Rebuilding the exhibition industry

A year ago, the prognosis was not looking so good. Event organisers scrambled to put together ‘virtual events’ in a desperate bid to claw back lost revenue. Some even wondered whether or not this would spell the death of the industry as a whole, as the global population grew increasingly used to Zoom calls and socially-distanced, smaller gatherings. Now, it is apparent that much of this damning prophecy was exaggerated. Between reports of ‘Zoom fatigue’ and the failure of large-scale virtual events, the restrictions of digital have been exposed, meaning that the events industry is under no real existential threat. Even the more traditional format of the exhibition, predicted by some to have no chance of survival, is returning with a vengeance, as the world realises that digital events simply don’t scratch our itch for human interaction.

A schedule full to bursting

Autumn Fair, MODA, Jewellery & Watch and Fashion, ABTT Theatre Show, PLASA, Blockchain Expo Global, Specialty & Fine Food, AI & Big Data Expo Global, International Confex and Cyber Security Global. This list contains some of the UK exhibitions scheduled for the first week of September alone. Had you checked the exhibition calendar a few months ago, you would have seen virtual dust-bunnies float across a wasteland of cancelled business. Now, you can barely contain the week’s events in a lengthy paragraph.

Cynical minds cast aside the exhibition industry’s prospect of survival at the start of the pandemic, claiming that business events were more easily transferrable to digital than social events, and stood no chance of making it through the coming months and years. But, just as Zoom calls were no substitute for social engagements, so too do business sectors prefer to meet face-to-face to discuss the most pressing issues facing their industry.

And it makes sense: if you are a top researcher or entrepreneur in AI and Big Data, will you really be content to address what are some of the most complex new issues in your field over a lagging video call? Is that platform truly sufficient as a medium of discussion for these highly-complex, intellectually demanding areas? For what are already dynamic fields of business, leading thinkers and executives cannot afford to sacrifice any degree of conversational fluidity. Exhibitions, and events in general, are time-restricted happenings, rare congregations of disparate entities that occur only a few times a year. As such, to make the most of these unions, attendees must opt for the easiest, smoothest, most direct means of interaction. And, in 2021, that is still – indisputably – live.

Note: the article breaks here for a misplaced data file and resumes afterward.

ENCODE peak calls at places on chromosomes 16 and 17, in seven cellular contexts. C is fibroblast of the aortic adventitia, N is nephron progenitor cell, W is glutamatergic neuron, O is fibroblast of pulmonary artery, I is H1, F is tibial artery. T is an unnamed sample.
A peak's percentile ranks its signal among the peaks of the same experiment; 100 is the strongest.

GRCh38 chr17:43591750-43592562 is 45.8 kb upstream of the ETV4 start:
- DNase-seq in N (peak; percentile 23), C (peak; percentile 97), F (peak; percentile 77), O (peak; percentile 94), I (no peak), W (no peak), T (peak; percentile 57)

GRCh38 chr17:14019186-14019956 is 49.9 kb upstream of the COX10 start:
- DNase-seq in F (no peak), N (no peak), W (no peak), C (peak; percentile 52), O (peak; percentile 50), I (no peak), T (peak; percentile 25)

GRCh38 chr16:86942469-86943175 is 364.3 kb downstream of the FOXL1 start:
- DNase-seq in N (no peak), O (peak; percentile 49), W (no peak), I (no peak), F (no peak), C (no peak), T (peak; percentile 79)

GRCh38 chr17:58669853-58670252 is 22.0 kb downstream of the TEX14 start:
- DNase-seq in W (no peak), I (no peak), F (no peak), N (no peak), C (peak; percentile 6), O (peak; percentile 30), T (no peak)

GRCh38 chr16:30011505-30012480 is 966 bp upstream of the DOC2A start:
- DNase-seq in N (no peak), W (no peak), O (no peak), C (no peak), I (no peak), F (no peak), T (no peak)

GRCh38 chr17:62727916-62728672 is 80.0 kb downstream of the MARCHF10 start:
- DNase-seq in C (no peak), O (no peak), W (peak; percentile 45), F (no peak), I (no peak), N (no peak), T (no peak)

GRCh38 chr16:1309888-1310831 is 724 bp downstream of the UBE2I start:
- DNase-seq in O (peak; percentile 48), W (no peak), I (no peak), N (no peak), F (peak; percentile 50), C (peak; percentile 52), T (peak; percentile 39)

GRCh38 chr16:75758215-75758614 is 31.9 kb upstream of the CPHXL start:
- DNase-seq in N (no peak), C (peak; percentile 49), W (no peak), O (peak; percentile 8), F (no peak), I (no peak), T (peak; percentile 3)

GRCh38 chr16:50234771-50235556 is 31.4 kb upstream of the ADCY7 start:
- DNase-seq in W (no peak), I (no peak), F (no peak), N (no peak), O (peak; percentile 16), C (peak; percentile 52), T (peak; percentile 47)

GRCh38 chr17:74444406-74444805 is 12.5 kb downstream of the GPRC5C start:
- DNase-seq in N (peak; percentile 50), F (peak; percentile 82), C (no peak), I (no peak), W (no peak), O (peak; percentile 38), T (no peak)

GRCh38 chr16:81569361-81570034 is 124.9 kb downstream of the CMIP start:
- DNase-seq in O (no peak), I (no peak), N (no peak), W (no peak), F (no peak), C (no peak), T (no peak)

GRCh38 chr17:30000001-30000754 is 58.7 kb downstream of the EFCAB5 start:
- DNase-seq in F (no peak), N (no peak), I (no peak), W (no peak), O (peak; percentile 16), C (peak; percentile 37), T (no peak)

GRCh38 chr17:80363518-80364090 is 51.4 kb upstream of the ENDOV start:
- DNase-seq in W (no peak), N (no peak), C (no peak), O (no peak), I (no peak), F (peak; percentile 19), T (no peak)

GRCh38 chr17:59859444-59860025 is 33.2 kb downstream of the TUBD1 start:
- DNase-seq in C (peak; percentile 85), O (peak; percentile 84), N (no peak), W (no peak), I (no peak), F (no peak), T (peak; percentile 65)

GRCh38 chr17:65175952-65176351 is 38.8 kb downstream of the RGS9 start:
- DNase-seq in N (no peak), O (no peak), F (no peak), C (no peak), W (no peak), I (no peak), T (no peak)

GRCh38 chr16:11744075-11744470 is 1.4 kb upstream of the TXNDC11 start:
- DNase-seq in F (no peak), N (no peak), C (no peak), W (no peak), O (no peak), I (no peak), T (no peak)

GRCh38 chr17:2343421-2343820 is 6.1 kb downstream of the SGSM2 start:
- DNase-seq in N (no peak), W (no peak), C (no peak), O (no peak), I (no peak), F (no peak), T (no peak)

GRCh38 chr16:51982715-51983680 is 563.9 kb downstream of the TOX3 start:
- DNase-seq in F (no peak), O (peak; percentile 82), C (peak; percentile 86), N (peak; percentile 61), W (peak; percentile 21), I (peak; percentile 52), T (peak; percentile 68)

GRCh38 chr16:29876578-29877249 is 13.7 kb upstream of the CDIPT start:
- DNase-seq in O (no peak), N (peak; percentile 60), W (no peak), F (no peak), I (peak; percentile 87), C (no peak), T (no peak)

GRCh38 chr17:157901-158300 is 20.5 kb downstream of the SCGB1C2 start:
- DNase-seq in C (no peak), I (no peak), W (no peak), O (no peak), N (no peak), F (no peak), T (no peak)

Where there’s smoke, there’s fire

I mean the good kind of fire — the kind that warms you up on a Winter’s eve, rather than burns down your house and possessions. With new business coming in, and an Autumn schedule filled to the brim, this means money coming in, breathing new life into a scuppered industry. Furlough schemes are ending, but the industry’s comeback has arrived just in time, creating more jobs for event workers and opportunities for business owners to re-hire those that had been let go. More jobs mean a healthier industry that can take more risks and create new opportunities.

What’s more, surviving and pulling through a pandemic that could not be better-suited to assassinating the business events industry will ensure the durability of the sector for many years to come. Confidence in exhibition contractors will bounce back, perhaps even higher than pre-pandemic levels, guaranteeing a steady influx of business for some time. Businesses will seize the opportunity to get back into the events circuit, seeing how well the industry is thriving and not wanting to miss out on potential business opportunities. It may rank among the worst, most overused clichés in human history, but ‘What doesn’t kill you makes you stronger’ nonetheless holds true. If the virus couldn’t put the exhibition industry under,I can’t imagine what will.

With so many stops and starts over the past year, many of us are reluctant to announce the end of our woes and uncork the Champagne. But, if this progress continues into Autumn as scheduled, the business events industry will truly have cause for celebration. Alan Jenkins of exhibition contractor at UK-based Quadrant2Design comments, “There has been so much uncertainty, so much confusion over this past year, that many began to quietly question whether or not things would ever return to ‘normal’. Now, it seems those doubts are finally subsiding, and we can feel the confidence of a healthy market begin to re-emerge.”

If the pandemic has taught us one thing, it’s that we can never be truly certain what tomorrow holds, but for now, we can relax in the knowledge that the forecast for the near to mid future looks highly promising.

Theo Reilly is an independent writer and multilingual translator whose goal is to counteract stale writing in business blogs. Theo has particular interest in business and marketing-related matters surrounding the online world, web design, exhibitions and events.


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